In this story, a good lawman is after a soulless criminal who is nothing short of pure evil. This above description is important. The red tail hawk is a parallel of Bell. Bell is also a hunter who’s in danger of being so caught in the pursuit, it could get him killed. Even though the lawman is tracking a criminal, he takes time to honor a fallen hunter even though it’s “only” a bird, something the psychopathic antagonist, who has NO VALUE for any life, would ever do.
Part of that “Show, don’t tell” thing ;). We don’t get a description of what Bell looks like, but through action, we know who he IS.
If you are into the “Less-Is-More-Description” here’s an example from Daniel Suarez’s cyber-thriller Daemon:
Merrit stopped short and turned to glare at the man—a federal bureaucrat type, late twenties. The kind of person you forgot even while you were looking at him (Page 242)
Short, sweet and we all know this kind of person. We fill in the blanks and it’s emotive (or rather non-emotive, which is the point).
Weather/Setting/Information Without Being Info-Dump
For the sake of time, we’ll bundle three into one. Depp does a fabulous job of weaving weather, setting, and information in a tight cord of emotion. This selection is from Daniel Depp’s Loser’s Town.
The protagonist, Spandau, is a P.I. is following a Hollywood agent to a movie set to meet a client who’s being blackmailed:
Spandau smoked, and thought the city gliding past was much like an overexposed film, too much light, all depth burned away and sacrificed. All concrete and asphalt, a thousand square miles of man-made griddle on which to fry for our sins. Then, you turn a corner and there’s a burst of crimson bougainvillea redeeming an otherwise ugly chunk of concrete building. Or a line of tall palm trees, still majestic and still stubbornly refusing to die, stubbornly sprouting green at the tops of thick dying stalks, guarding a side street of bungalows constructed at a time when L.A. was still the Land of Milk and Honey….There was a beauty still there, sometimes, beneath all the corruption, like the face of an actress long past her prime, when the outline of an old loveliness can still be glimpsed through the desperate layers of pancake and eyeliner. (page 23)
In this description, we get more than a play-by-play of the L.A. streets he passes. Additionally, I feel the description is very telling about the character. Note the contrasting biblical references or even the tension inside the character. He hates this place, but can still see the loveliness that tears at him and keeps him there, keeps him coming back.
The description is an extension of the feel of the city—no depth, manmade, hardened, lost (but still something beautiful worth staying for).
Note the description is processed through the feelings and backstory of the character. Instead of sounding like a travel brochure, there is emotional flavor adding depth. We pretty much know the weather—bright and hot. We experience the place rather than just “seeing” it in a boring “and then he turned on this street and then that street” fashion.
The description also shows us Spandau is likely an excellent detective—he sees more than the surface and instinctively searches deeper.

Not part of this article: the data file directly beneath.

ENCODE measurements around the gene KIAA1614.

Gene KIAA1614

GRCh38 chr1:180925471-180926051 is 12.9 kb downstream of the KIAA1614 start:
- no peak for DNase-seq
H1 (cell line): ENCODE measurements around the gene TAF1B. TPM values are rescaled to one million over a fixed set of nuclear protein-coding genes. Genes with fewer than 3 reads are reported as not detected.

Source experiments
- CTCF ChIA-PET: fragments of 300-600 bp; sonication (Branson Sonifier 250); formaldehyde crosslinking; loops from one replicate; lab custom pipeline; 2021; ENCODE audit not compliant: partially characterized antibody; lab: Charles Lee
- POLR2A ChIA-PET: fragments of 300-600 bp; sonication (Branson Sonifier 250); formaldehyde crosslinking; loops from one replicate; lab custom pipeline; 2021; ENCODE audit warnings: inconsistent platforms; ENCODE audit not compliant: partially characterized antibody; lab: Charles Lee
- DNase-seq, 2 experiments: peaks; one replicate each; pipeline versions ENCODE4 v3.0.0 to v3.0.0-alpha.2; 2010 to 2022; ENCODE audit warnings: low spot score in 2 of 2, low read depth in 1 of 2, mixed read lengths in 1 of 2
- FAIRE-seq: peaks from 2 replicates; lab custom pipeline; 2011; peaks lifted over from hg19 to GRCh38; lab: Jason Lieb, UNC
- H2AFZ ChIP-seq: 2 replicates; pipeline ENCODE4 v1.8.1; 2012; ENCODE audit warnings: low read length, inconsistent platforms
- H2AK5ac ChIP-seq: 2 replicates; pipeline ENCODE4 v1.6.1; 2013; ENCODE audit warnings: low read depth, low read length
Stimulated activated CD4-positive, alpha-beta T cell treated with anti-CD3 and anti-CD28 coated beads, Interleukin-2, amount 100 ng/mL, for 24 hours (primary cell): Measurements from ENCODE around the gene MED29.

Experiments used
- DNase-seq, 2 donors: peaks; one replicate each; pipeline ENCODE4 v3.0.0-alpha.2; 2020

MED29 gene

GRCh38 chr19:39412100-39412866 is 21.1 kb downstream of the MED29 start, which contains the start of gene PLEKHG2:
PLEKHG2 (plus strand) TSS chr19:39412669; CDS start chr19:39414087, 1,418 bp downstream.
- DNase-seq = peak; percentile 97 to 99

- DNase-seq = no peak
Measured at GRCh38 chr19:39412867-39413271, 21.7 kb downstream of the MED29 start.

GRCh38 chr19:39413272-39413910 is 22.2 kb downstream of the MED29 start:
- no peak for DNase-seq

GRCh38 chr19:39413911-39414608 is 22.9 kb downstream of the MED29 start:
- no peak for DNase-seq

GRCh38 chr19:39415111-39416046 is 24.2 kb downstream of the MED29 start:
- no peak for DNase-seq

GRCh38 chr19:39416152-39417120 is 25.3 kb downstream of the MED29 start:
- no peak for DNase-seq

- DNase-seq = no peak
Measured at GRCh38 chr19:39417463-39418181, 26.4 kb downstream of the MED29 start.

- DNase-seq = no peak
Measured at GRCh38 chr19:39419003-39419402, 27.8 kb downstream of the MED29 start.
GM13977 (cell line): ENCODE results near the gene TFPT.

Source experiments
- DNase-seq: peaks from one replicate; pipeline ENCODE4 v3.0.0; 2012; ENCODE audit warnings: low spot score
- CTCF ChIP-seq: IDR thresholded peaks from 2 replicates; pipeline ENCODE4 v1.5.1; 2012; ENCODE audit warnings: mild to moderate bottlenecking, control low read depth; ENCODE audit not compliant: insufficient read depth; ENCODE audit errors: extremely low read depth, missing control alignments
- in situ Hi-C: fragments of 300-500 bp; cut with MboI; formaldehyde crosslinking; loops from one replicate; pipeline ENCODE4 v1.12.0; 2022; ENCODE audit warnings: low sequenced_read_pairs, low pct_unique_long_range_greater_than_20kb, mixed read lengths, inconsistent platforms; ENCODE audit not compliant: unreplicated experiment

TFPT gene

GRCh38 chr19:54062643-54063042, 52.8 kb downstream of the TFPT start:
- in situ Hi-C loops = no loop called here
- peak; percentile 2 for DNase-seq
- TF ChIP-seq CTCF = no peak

Again, description–how to do it, how much, how little—is subjective.
But, I believe that good description can make the difference in a caricature verses a “person” or “place” so real we’re sad to say good-bye when the book ends. Also, I hope I’ve given examples of how we can describe a character or a place without “describing” it.
Are we describing with the same depth as any literate person with a laptop could do? Or are we digging below skin and into marrow?
What are your thoughts? Do you find yourself skimming description and didn’t know why? Do you highlight great description, too? Or are you a minimalist? There aren’t any wrong answers, btw. Who are some of your favorite authors who ROCKS description? What are maybe some tips/thoughts you have that takes description from blasé to beautiful?
I LOVE hearing from you!
To prove it and show my love, for the month of JULY, everyone who leaves a comment I will put your name in a hat. If you comment and link back to my blog on your blog, you get your name in the hat twice. What do you win? The unvarnished truth from yours truly. I will pick a winner once a month and it will be a critique of the first 20 pages of your novel, or your query letter, or your synopsis (5 pages or less).
Winner of JUNE’S COMMENT CONTEST: Linda Maye Adams. Please send your 5000 word WORD doc to kristen at wana intl dot com in an attachment, please. Or, if you prefer, you can send a 500 word synopsis or 300 word query letter. Your choice which one. Congratulations!!!! Thanks for being part of the discussion that makes this blog so much FUN.
THIS SATURDAY is my Antagonist Class PINKIE-SWEAR! ( JULY 5th). Use WANA15 for $15 off. This class will help you guys become wicked fast plotters (of GOOD stories). The GOLD level is personal time with me either helping you plot a new book or possibly repairing one that isn’t working. Never met a book I couldn’t help fix. This will save a TON of time in revision and editors are NOT cheap.
For more help with your social media/author platform/author brand, please check out Rise of the Machines—Human Authors in a Digital World.